“Anything you like.” One corner of the stranger’s mouth curved up in a sad smile. “She is yours now, my lord. Her real name would prove too dangerous, I fear.”
All eyes turned to the child in Phaidra’s arms again. She raised the bundle in her arms and pressed a gentle kiss to each cheek. The baby stirred in her sleep, but did not wake. “I think we should call her Ink.”
For a second, neither Nicholas nor Sir Guyre thought they had heard her correctly. “Pardon, my love,” Nicholas said slowly, “but did you say you wanted to name her Ink?”
Phaidra nodded serenely. “It’s unusual, true, but I think it suits her, don’t you?” She smiled at her husband, her expression as radiant as the dawn breaking over the morning sky. “She came from an ink drawing, after all.”
The stranger coughed, though it could have been a smothered laugh.
“Ink.” Nicholas let the name roll off his tongue. “Our daughter, Lady Ink.” His brow furrowed in thought. “I must admit, Phaidra, it has a ring to it.” He glanced at his best friend, who could only nod in bewilderment.
“Lady Ink.” The stranger lingered over the words. “I believe you have chosen well.” Drawing himself up to his full height, he inclined his torso forward in a graceful bow. “My lord, my lady, I must bid you farewell.”
Startled, Nicholas looked up from the pretty picture his wife made with the baby in her arms. “You may spend the night here, if you like.”
The stranger shook his head, his colorless hair glinting in the firelight with the movement. “I thank you for the invitation, Lord Nicholas, but I must most respectfully decline. My task here is finished; I must return to my own people.”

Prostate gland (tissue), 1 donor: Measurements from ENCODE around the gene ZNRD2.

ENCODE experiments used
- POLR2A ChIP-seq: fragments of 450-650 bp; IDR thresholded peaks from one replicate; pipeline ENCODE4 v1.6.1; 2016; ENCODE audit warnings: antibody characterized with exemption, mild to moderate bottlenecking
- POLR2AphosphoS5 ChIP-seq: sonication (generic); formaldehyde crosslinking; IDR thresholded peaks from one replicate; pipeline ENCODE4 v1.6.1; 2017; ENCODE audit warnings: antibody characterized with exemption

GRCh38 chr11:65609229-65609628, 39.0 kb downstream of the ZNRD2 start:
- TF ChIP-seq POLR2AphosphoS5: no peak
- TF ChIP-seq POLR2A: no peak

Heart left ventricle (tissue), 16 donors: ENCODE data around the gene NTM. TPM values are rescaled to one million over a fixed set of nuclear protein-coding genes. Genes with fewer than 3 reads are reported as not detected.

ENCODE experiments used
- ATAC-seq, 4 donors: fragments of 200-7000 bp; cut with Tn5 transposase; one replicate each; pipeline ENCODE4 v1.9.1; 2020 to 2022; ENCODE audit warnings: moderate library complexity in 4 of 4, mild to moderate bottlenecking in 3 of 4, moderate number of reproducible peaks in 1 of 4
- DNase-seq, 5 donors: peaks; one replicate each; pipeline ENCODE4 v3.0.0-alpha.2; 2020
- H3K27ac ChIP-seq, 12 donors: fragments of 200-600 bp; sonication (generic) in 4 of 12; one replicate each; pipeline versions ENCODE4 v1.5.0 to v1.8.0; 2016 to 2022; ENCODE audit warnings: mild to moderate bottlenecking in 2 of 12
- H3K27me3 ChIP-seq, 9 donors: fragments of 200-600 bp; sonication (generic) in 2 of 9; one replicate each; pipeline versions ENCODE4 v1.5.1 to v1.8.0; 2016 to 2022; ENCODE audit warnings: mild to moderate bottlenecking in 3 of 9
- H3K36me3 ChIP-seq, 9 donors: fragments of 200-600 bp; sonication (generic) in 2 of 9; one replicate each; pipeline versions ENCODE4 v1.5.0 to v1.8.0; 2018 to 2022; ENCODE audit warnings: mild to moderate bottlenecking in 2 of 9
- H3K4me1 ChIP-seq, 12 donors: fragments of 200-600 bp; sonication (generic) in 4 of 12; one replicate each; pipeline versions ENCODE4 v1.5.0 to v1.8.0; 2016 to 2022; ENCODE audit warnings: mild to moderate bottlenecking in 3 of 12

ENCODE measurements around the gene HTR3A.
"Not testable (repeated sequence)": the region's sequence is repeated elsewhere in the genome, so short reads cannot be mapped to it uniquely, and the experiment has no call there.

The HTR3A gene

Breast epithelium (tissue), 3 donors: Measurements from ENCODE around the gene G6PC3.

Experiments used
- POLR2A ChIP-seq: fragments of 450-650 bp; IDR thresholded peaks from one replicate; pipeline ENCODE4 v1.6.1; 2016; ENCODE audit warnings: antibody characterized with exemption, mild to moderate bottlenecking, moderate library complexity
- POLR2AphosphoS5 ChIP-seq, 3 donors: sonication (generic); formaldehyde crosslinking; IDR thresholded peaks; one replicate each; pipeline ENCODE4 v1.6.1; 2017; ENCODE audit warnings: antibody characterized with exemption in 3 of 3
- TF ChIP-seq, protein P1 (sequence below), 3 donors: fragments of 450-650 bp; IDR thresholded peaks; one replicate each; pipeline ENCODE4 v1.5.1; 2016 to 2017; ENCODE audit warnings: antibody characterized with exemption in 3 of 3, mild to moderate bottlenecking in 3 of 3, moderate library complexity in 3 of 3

“Will you visit her?” Phaidra asked.
“If only I could, my lady.” The stranger shook his head again. “It is impossible. My presence will only place her in danger.”
Guyre now stepped forward. “I’ll show him out, my lord.” This was something within the realm of the things he could do.
“Very well.” Nicholas nodded to Guyre, imparting with that one look an injunction against breathing a word about this child.
Guyre bowed and turned to usher the stranger out of the study.
“Wait!” Phaidra called softly. She glanced from the child in her arms to the stranger. Ink was clearly not a newborn, but she was too small to be a year old. “When was she born?”
Again, shadows flickered through the stranger’s eyes. “I cannot tell you the exact day, my lady, but I can tell you she was born when flowers bloom.”
“Thank you,” Phaidra breathed. It was better than nothing.
The door closed behind the two men, leaving the new parents alone. Later—much later, after he’d had a drink or two to help him wrap his mind around how a man could pull a baby from an ink drawing in the first place—Guyre would tell Nicholas that as far as he could determine, no one in the village had seen the stranger once he left the Manse. The man seemed to have vanished into the thin air from whence he came.
Inside Nicholas’s study, Phaidra still cradled the little girl. Tears of joy continued to stream down her cheeks. “I know she’s not a son, Nicholas, but we have a child.”
Ink finally stirred, coming slowly awake. She began to whimper, and Phaidra bent over her, whispering soothingly. It did little to help. Ink’s whimpers turned to squalls, and no amount of rocking or hushing on Phaidra’s part could comfort her.
After a few moments, Phaidra thrust the child toward her husband. “Perhaps she needs to hear a man’s voice. She’s been traveling with her godfather, after all.” She bit her lip. “Perhaps his voice carried through the—through the paper.”
They shared a look; neither of them had any idea how to explain what had just happened.
Nicholas held the child against his chest awkwardly; he, too, noted how very light she felt in his arms. “Here now, Ink,” he said softly, his voice rumbling in his chest. “No need to fret. We’re your new parents.”
The rumbling in his chest did exactly what Phaidra had hoped for; Ink quieted. She blinked up at Nicholas and waved a tiny fist. She had soulful black eyes, framed by gorgeously long eyelashes that fluttered adorably when she blinked. He smiled down at her, feeling something in his chest expand, and said tenderly, “Welcome to our family, little one.”
Ink Realm: Lady Ink is available at: